"Maybe I've got my feet too solidly planted on the ground. I've been to the Scottsdale sales. I thought I was at a Mafia funeral. There's something so excessive about it. It misses the essence of the thing, which to me is you and your horse out there with the leaves and the wind, and the moon rising up through the trees, and the sound of the river and the smell of the trail."
The essence is in the riding. For better or worse, Arabian horses have been one of the trappings of wealth for a few thousand years, from Bedouin chieftains to Scottsdale's nouveau-riche oil moguls. That's not what gives the Arabian its nobility. The horse doesn't know if the rider on its back is a king or a commoner. But it knows if that person can ride.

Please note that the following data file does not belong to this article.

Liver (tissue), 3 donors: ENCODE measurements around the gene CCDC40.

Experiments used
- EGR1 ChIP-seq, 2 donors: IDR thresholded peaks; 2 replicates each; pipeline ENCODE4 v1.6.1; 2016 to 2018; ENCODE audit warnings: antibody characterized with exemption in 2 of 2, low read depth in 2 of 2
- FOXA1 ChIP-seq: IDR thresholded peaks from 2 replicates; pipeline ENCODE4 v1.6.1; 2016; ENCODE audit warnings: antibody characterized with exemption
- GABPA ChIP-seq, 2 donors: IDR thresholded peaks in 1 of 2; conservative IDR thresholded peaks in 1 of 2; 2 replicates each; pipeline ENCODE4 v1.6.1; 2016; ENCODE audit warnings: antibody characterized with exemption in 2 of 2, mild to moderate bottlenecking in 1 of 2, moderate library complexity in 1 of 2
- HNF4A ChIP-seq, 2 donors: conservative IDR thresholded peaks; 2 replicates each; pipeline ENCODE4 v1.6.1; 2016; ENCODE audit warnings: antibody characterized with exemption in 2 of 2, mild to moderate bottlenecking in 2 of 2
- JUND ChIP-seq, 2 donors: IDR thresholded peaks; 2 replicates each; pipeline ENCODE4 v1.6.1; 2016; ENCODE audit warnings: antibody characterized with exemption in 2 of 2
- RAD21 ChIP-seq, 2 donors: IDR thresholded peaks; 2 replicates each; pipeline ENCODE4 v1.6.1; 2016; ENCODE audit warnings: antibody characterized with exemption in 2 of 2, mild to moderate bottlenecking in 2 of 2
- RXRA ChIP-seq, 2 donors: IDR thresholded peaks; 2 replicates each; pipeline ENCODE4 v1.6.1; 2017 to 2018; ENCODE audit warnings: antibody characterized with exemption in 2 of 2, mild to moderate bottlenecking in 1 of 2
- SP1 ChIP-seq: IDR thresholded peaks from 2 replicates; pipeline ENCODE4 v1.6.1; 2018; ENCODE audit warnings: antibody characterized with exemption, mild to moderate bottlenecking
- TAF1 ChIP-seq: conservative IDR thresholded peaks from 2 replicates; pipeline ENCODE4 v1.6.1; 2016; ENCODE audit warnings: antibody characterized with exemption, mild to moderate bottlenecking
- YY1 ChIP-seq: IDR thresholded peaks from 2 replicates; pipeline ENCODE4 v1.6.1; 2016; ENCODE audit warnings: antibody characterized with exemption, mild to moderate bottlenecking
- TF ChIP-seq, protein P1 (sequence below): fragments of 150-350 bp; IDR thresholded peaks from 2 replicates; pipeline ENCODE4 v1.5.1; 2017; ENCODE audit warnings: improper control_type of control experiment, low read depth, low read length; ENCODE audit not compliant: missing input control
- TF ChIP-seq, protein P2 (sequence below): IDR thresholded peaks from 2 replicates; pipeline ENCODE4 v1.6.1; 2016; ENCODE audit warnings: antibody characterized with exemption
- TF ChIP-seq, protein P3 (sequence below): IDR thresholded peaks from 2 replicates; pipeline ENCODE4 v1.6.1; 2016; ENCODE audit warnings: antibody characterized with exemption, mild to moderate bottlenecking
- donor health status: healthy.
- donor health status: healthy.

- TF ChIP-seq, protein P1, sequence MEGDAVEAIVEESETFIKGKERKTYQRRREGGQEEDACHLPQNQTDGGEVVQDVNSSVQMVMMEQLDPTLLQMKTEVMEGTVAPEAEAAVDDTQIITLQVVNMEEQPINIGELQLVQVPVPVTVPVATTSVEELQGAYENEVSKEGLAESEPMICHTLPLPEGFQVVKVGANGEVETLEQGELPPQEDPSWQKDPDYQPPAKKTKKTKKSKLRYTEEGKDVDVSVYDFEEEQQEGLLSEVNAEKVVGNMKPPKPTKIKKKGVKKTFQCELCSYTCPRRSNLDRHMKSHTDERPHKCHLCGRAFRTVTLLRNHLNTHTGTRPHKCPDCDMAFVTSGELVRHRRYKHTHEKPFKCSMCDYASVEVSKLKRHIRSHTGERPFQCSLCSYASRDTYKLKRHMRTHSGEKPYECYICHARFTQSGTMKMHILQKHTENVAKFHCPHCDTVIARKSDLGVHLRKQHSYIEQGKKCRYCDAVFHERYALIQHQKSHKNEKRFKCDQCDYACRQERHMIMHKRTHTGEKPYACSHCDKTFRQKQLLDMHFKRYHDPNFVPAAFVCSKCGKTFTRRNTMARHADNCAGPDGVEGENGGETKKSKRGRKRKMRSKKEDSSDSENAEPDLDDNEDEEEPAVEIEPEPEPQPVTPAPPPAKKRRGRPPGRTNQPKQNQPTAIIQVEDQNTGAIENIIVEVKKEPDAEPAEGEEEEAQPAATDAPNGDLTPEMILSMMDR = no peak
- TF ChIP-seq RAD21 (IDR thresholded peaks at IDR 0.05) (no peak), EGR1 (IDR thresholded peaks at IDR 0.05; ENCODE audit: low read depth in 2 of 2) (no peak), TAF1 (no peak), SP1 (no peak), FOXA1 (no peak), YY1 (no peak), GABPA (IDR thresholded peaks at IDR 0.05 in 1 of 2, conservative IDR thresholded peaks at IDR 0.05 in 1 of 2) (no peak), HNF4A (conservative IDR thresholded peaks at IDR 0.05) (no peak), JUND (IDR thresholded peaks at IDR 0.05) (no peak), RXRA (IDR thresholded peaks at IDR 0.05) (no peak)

The Englishman Palgrave described the feeling some 130 years ago: "I often mounted them at the invitation of their [Bedouin] owners and, without saddle, rein or stirrup, set them off at full gallop, wheeled them round, brought them up in mid-career at a dead halt, and that without the least difficulty.... The rider on their back really feels himself the man-half of a centaur, not a distinct being."
For anyone who cares to hop on, we've got the horse-half right here.